I’ve been in two minds to blog about the scourge of ‘who is important on twitter’ answers but am moved to do so today by the collaboration between the Independent newspaper and PeerIndex. The reason why I’m moved to blog is that whilst both participants say that tools like PeerIndex and Klout aren’t perfect, they say their system to find the “UK Twitterati” is better because they’ve done more human stuff to the results.
PeerIndex is a “social capital” monitoring tool which is part of ongoing attempts to give the huge quantity of the web some meaning.
The Independent is a national UK daily newspaper which recently launched a condensed version for just 20 pence – it is known as ‘i’.
Twitter is not yet evenly distributed: some fields, like technology and science, have very large communities of fans; others, like literature or art, have more incipient Twitter communities – but are none the less plainly influential. So we also searched specifically (further down the rankings) for people who had particular resonance in certain fields; and further refined our list by focusing on those who were especially trusted by other experts.
PeerIndex wrote on their blog:
On the PeerIndex side we found any candidates in various domains. For every user we capture dozens of features of their ‘interest graph’ – that is the things they talk about and the extend other people seem to care about that. (Simplifying the maths.) We also looked at how trusted people coincided with other trusted people on particular subjects.
The Independent appointed a heavily media-focused ‘Expert Panel’ and appear to have chosen as their ‘certain fields’ some professions they don’t think the raw figures support.
Hooray! Someone in the mainstream media is going to write about the value of twitter’s breadth, I hear you call. But you’d be wrong.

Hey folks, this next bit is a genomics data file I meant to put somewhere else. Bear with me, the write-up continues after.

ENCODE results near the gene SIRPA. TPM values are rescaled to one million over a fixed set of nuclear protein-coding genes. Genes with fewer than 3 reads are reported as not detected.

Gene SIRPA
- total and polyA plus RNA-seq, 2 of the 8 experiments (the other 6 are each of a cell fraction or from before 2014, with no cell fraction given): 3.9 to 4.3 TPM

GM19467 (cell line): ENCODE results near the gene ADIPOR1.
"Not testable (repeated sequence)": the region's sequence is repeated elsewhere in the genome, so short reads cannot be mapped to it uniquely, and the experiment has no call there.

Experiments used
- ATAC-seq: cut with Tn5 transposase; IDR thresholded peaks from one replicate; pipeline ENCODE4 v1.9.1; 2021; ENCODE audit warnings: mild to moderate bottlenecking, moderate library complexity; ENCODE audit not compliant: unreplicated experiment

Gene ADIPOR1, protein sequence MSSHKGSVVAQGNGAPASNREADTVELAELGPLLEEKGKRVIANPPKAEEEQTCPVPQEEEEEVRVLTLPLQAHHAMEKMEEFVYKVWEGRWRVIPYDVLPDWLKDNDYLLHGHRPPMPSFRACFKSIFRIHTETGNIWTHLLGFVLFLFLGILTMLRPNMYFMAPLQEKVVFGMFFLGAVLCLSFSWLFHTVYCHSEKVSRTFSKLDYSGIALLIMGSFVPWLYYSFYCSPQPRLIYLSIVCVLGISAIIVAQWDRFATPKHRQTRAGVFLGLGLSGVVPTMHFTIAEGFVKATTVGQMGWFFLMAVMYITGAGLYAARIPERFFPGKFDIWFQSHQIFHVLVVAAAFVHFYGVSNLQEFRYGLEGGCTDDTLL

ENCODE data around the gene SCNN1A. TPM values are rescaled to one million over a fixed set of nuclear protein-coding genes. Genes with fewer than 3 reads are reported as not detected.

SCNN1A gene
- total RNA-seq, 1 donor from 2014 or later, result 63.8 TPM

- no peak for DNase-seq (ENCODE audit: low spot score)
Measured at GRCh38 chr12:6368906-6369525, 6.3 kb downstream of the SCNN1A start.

If you look at the paper you’ll find that the categories they appear to have chosen to highlight are very limited and somewhat predictable.
- Showbusiness Tweeters
- Tweeting Sports Stars
- Business Tweeters (well done Lucy Marcus for getting on this list)
- Fashion Tweeters
- Science Tweeters
- Political Tweeters
- Er, that’s it.
Leave out these categories they highlight and you’re left with just a couple of other categories in the top 100. Firstly, Broadcasters, Journalists and Writers e.g. Richard Bacon, Fearne Cotton, Felix Salmon, Jemima Kiss, India Knight etc), and almost all the rest are social media and/or technology people/bloggers such as Zee M Kane (editor of TheNextWeb), Cory Doctorow (Boing Boing Technology).
The problem is that virtually all of these people are already well known as being active on twitter, and the puffing of this ‘research’ only teaches people what they already know.
What twitter is really good at isn’t the broad brush famousness of the famous. It is good at the niche, specialist, small world of the ordinary. What most ordinary people who aren’t using twitter need to know is that world, not the one they already know about.
This exercise fails to find the important people in non-celebrity business, or anyone in the arts outside celebrity, no-one in the creative industries, design or construction. No tweeting professionals like doctors, lawyers, architects. In an ironic twist their ‘top of the class : twitters by profession’ contains hardly any professionals. Why can’t a collaboration like this tell us something useful about Twitter – puff the real people using twitter well. If PeerIndex can’t do this then I agree that Peerindex is broken, or alternatively their claim to show us where the real action is going on in twitter isn’t their real aim at all. It certainly wasn’t the aim of this collaboration.
Twitter isn’t about celebrity anymore, it is real life. Both the Independent and PeerIndex have wasted an opportunity.